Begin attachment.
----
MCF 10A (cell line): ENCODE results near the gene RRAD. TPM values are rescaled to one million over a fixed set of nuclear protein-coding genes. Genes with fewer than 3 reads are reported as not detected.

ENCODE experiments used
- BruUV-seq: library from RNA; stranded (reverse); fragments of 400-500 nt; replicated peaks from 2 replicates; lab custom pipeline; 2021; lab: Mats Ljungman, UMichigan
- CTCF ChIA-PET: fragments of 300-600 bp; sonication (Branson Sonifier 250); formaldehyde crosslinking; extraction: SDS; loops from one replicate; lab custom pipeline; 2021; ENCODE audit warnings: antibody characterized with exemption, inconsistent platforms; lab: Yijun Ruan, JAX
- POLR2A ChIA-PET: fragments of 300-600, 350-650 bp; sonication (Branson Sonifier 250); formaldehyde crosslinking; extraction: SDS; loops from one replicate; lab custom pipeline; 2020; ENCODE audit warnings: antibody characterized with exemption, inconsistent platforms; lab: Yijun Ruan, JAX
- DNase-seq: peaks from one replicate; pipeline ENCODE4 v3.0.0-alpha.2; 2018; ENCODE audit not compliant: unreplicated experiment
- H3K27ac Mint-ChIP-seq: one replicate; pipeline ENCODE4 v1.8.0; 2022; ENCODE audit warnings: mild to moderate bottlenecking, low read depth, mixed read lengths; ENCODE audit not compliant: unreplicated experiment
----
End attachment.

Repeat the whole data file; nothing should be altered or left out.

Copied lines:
MCF 10A (cell line): ENCODE results near the gene RRAD. TPM values are rescaled to one million over a fixed set of nuclear protein-coding genes. Genes with fewer than 3 reads are reported as not detected.

ENCODE experiments used
- BruUV-seq: library from RNA; stranded (reverse); fragments of 400-500 nt; replicated peaks from 2 replicates; lab custom pipeline; 2021; lab: Mats Ljungman, UMichigan
- CTCF ChIA-PET: fragments of 300-600 bp; sonication (Branson Sonifier 250); formaldehyde crosslinking; extraction: SDS; loops from one replicate; lab custom pipeline; 2021; ENCODE audit warnings: antibody characterized with exemption, inconsistent platforms; lab: Yijun Ruan, JAX
- POLR2A ChIA-PET: fragments of 300-600, 350-650 bp; sonication (Branson Sonifier 250); formaldehyde crosslinking; extraction: SDS; loops from one replicate; lab custom pipeline; 2020; ENCODE audit warnings: antibody characterized with exemption, inconsistent platforms; lab: Yijun Ruan, JAX
- DNase-seq: peaks from one replicate; pipeline ENCODE4 v3.0.0-alpha.2; 2018; ENCODE audit not compliant: unreplicated experiment
- H3K27ac Mint-ChIP-seq: one replicate; pipeline ENCODE4 v1.8.0; 2022; ENCODE audit warnings: mild to moderate bottlenecking, low read depth, mixed read lengths; ENCODE audit not compliant: unreplicated experiment